About the Author:

Jana Koh
Jana Koh is the pastor and planter of Ecclesia Church in Oshawa, Ontario. She’s been in Oshawa for one year; previously, she worked with a church plant in Seattle, Washington. She is passionate about helping the church connect with the neighbourhood, and empowering believers to love and serve those with whom they live, work, and play. Jana loves music, photography, and baking, and she is wife to Jeremy, and mama to Norah and Rowan.
By |2018-12-17T23:35:57+00:00December 18th, 2018|Advent Reader, Blog|Comments Off on Third Tuesday of Advent

Scripture reading for today:

Isaiah 11:1-9, Numbers 16:20-35, Acts 28:23-31

The Upside-Down Kingdom of God

In the hit Netflix show, Stranger Things, there exists a world called the Upside Down. Without offering any spoilers (if you haven’t seen the show, run – don’t walk – and check it out now) – the Upside Down is a dark, mysterious, dangerous place. It seems to be a dark echo of the “real” world. It contains everything found in everyday life, but full of darkness. In the Upside Down there is toxic air, there is ash raining from the sky, there are sticky ligaments lining the almost-living walls, there are people who are mysteriously trapped there (#justiceforbarb). And, terrifyingly, the boundary between the Upside Down and the everyday world seems to be getting thin. It’s becoming easier for the characters to experience the Upside Down, even in the midst of their day-to-day lives.

Stranger Things revolves around this idea that the world as we know it is the good place – begging the question what would happen if there were some sort of strange reversal of our world? What kinds of evils would befall us?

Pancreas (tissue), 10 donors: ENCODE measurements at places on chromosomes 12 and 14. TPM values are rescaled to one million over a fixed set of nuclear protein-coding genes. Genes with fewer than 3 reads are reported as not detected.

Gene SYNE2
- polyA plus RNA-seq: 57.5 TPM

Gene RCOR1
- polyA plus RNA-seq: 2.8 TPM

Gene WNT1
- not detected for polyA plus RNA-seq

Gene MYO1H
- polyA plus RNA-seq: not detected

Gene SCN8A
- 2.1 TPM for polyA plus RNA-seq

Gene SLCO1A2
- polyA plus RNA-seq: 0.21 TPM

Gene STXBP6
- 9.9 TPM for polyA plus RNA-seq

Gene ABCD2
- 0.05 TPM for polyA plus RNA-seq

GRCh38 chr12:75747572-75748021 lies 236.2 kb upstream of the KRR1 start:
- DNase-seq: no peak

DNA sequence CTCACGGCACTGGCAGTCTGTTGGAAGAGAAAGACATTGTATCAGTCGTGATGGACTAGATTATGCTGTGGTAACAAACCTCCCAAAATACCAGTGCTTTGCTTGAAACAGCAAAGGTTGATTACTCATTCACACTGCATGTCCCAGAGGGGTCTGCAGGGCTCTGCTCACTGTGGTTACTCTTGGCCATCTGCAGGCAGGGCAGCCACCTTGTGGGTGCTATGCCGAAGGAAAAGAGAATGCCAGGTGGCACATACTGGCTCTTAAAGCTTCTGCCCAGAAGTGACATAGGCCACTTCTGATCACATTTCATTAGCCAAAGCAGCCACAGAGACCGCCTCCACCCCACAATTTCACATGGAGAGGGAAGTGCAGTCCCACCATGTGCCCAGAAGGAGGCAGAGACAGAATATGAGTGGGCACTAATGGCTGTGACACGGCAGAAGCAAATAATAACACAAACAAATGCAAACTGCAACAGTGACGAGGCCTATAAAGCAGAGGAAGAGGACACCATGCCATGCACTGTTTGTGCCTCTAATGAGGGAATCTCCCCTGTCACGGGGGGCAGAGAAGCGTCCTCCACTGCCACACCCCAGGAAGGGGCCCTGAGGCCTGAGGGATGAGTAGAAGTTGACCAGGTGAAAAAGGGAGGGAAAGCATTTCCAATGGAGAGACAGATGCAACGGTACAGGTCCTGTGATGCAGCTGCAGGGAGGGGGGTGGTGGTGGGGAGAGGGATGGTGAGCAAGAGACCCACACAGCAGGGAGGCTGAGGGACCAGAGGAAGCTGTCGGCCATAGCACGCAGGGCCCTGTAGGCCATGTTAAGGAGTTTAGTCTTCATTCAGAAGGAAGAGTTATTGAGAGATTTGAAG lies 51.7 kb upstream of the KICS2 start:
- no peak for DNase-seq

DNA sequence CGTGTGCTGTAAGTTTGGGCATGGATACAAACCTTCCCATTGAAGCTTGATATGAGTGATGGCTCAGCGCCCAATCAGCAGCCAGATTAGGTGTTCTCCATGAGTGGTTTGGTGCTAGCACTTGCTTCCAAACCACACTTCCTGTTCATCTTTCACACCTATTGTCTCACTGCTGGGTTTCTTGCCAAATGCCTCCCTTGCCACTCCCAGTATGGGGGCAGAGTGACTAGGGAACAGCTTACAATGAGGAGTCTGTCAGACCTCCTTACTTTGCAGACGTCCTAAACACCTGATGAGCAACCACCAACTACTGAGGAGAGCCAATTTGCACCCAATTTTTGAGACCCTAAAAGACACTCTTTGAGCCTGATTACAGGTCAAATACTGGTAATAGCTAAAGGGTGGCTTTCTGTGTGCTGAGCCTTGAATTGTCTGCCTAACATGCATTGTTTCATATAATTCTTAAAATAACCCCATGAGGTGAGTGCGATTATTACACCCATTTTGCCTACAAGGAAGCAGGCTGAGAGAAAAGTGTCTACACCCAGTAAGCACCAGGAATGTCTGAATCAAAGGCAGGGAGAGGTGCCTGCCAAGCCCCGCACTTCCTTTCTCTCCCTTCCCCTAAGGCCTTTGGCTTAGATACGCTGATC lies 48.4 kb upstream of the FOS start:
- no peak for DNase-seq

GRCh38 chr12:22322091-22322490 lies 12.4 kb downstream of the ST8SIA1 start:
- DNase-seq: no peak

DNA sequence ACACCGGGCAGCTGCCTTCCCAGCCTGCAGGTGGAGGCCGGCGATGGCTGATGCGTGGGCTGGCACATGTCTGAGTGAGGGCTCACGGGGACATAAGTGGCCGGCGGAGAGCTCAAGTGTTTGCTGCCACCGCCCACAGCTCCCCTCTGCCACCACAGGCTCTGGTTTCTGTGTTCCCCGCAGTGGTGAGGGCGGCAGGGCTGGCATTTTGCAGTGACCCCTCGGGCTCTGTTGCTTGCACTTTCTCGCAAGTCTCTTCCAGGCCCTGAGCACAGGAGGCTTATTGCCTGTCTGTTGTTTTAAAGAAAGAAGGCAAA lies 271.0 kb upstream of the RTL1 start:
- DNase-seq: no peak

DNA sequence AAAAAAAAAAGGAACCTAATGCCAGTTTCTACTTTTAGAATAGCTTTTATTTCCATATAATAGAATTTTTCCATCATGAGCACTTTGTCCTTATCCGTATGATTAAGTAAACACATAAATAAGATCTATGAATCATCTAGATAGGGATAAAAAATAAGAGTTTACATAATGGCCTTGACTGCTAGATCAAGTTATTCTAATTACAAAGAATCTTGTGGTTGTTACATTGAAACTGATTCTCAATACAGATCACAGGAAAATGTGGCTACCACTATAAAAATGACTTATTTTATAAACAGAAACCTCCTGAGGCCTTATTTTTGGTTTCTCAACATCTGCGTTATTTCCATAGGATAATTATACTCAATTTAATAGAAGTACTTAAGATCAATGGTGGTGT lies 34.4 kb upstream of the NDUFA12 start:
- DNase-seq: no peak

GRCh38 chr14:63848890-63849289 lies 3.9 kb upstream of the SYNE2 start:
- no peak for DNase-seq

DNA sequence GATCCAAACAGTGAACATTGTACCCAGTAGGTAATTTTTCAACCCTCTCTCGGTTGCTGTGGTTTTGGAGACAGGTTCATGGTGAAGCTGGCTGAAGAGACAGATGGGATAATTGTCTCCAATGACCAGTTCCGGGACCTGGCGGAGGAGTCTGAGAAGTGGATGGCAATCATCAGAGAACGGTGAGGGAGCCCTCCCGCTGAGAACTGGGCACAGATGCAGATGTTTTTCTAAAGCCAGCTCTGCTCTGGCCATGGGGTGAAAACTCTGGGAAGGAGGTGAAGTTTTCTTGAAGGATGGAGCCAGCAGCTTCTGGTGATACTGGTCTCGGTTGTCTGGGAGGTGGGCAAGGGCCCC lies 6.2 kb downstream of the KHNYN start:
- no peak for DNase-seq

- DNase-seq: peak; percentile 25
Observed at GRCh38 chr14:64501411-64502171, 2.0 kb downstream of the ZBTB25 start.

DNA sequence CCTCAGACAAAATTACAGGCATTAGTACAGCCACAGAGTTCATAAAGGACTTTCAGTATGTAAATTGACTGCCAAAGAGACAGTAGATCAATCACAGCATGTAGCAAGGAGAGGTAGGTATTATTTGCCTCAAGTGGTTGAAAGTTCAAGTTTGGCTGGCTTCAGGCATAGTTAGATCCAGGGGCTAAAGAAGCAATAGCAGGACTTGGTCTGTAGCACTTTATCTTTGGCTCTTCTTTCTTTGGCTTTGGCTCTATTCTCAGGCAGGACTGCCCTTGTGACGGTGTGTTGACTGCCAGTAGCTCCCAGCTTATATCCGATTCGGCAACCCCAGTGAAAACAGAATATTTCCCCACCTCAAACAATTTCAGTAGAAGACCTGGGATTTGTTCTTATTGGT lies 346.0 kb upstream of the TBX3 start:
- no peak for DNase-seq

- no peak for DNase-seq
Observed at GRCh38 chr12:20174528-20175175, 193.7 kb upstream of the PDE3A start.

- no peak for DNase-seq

Our God seems to operate in an Upside Down of His own. The Kingdom of God is, perhaps, the ultimate Upside Down. But, graciously, it is this upside-down Kingdom that is the good place, not our world; instead of a dark echo of our world, God’s Kingdom shows our world to be the dark echo. God’s Kingdom is upside-down and full of light.

Isaiah 11:1-9 offers a beautiful picture of our world turned upside-down. A world where children are leaders, where wolves and leopards and lions and bears are not predators but cuddlers, and where cobras and vipers are playmates to toddlers. A world where there is safety, comfort, and joy where there should be injury, fear, and death. A world where power looks like weakness and weakness looks like power.

As I journey through this Advent season, I am struck by and drawn to the tradition of waiting in hope. Advent is about waiting, listening, noticing, lamenting, and looking for God at work in our world in real, radical ways. Yes, it’s about waiting for Christmas; about remembering that day in Bethlehem when the God of the Universe broke into our world when the shoot sprung out of Jesse’s stump and changed all things forever. But more than that, it’s about waiting for our world to be turned upside down. It’s about longing for God to break into our world once and for all, bringing healing and restoration to us and to all things.

But the waiting of Advent is not passive. We don’t wait for God’s kingdom in the same way that we wait for a bus or our turn in line. Instead, God, Himself invites us into an active waiting – a waiting that helps to break down the boundaries between our world and His. A waiting that thins the walls between the real world and the Upside Down.

What if, as we wait, we worked to embody this upside-down kingdom of light in our dark world now? What if we lived in ways that made it easier for those around us to experience this new world order, even as we wait? What would happen if we joined in God’s mission of flipping our world over, of creating a new order where there is strength where there should be weakness, life where there should be death, comfort and safety where there should be fear? What would our churches, our neighbourhoods, our homes, our very selves look like if we joined God in the Upside Down?

In the upside-down Kingdom of Jesus, our world is turned around, perhaps in ways that we cannot fully understand. And yet He invites us into a new way of living this Advent – participating in and embodying His Upside Down.

Will you join Him?

Thank you for reading the New Leaf Advent Reader, a collection of reflections from writers across Canada. If you are enjoying the reader, sign up to receive the readings in your inbox each day here: SIGN UP And please share this reflection with your friends and family who might also enjoy it.

photo credit: Fabrizio Verrecchia